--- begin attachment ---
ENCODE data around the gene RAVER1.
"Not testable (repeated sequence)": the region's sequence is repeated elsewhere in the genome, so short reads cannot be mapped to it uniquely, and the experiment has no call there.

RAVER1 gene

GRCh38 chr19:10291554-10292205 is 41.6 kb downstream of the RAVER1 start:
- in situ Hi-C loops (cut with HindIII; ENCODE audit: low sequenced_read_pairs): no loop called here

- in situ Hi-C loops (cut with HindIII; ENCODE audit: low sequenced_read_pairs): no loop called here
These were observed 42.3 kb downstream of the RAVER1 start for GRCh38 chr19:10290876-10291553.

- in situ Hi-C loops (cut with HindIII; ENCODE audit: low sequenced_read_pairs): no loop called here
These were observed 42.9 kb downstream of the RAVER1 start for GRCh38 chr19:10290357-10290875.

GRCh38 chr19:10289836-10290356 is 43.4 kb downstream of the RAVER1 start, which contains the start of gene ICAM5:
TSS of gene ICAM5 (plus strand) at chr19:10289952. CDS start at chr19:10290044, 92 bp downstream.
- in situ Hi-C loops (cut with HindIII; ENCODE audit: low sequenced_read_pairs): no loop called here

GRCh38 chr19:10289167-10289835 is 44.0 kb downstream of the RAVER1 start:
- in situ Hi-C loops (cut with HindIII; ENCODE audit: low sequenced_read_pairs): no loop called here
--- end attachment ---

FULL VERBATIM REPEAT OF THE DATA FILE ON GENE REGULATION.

ENCODE data around the gene RAVER1.
"Not testable (repeated sequence)": the region's sequence is repeated elsewhere in the genome, so short reads cannot be mapped to it uniquely, and the experiment has no call there.

RAVER1 gene

GRCh38 chr19:10291554-10292205 is 41.6 kb downstream of the RAVER1 start:
- in situ Hi-C loops (cut with HindIII; ENCODE audit: low sequenced_read_pairs): no loop called here

- in situ Hi-C loops (cut with HindIII; ENCODE audit: low sequenced_read_pairs): no loop called here
These were observed 42.3 kb downstream of the RAVER1 start for GRCh38 chr19:10290876-10291553.

- in situ Hi-C loops (cut with HindIII; ENCODE audit: low sequenced_read_pairs): no loop called here
These were observed 42.9 kb downstream of the RAVER1 start for GRCh38 chr19:10290357-10290875.

GRCh38 chr19:10289836-10290356 is 43.4 kb downstream of the RAVER1 start, which contains the start of gene ICAM5:
TSS of gene ICAM5 (plus strand) at chr19:10289952. CDS start at chr19:10290044, 92 bp downstream.
- in situ Hi-C loops (cut with HindIII; ENCODE audit: low sequenced_read_pairs): no loop called here

GRCh38 chr19:10289167-10289835 is 44.0 kb downstream of the RAVER1 start:
- in situ Hi-C loops (cut with HindIII; ENCODE audit: low sequenced_read_pairs): no loop called here